OECD: Mexico First in High School Dropouts Between 15 and 18 Years Old
Mexico ranked first in high school dropouts aged 15 to 18 and last in expected graduation of university students pursuing bachelor’s degrees; it also ranked third in minors who neither study nor work, with 7,337,520. The Organization for Economic Co-operation and Development (OECD) called these conditions “dramatic” and “brutal” due to a “failed system.”
At the launch of “Education at a Glance 2013,” the international organization warned that Mexican youth spend more time as “neets,” study fewer years and work more. And the most educated suffer serious unemployment, because here “low education is rewarded in the jobs market.”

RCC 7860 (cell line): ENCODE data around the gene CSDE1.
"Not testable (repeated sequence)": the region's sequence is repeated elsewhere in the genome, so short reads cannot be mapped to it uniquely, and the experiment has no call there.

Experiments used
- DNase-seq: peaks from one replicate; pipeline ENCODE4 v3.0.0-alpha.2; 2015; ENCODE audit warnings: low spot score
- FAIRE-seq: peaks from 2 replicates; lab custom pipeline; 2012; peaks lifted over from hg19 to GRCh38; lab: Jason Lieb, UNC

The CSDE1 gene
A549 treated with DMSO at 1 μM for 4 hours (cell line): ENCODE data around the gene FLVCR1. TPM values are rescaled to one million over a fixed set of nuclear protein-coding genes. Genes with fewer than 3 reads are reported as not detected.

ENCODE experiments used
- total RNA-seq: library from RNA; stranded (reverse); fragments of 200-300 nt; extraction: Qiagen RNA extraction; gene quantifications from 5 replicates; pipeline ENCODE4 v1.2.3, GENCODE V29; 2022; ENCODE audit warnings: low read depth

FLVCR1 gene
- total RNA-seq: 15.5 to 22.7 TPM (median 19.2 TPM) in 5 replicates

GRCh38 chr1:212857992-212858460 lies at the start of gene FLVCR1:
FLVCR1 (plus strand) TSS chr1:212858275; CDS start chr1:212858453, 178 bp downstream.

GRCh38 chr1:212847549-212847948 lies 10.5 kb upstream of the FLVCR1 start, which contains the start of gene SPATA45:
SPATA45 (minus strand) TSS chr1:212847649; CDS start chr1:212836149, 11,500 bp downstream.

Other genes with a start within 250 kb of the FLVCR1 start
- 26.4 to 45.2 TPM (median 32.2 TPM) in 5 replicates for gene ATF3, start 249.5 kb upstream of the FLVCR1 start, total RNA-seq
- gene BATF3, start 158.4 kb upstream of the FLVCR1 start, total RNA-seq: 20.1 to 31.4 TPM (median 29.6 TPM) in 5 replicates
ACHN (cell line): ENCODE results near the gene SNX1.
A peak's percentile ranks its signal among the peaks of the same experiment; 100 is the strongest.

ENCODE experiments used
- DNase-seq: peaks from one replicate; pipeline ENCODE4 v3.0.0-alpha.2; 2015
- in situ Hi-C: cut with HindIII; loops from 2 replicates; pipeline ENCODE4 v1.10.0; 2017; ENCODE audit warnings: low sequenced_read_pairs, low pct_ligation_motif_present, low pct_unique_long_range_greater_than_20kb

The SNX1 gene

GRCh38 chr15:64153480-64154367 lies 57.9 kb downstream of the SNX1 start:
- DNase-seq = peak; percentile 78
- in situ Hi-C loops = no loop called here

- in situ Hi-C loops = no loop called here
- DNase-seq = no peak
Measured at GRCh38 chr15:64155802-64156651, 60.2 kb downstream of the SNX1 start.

In a video conference transmitted from Paris, France, the OECD’s cabinet director, Gabriela Ramos, assured that in no other country was there “so brutal a failure” in the system, where 40% of youth don’t make the transition from secondary to tertiary education, and from there “it is less and less,” until only 12% of Mexicans in their twenties are still studying, a percentage that falls to 4% among those in their thirties.
Read the rest at Mexico Voices
Translated by Kevin Chao
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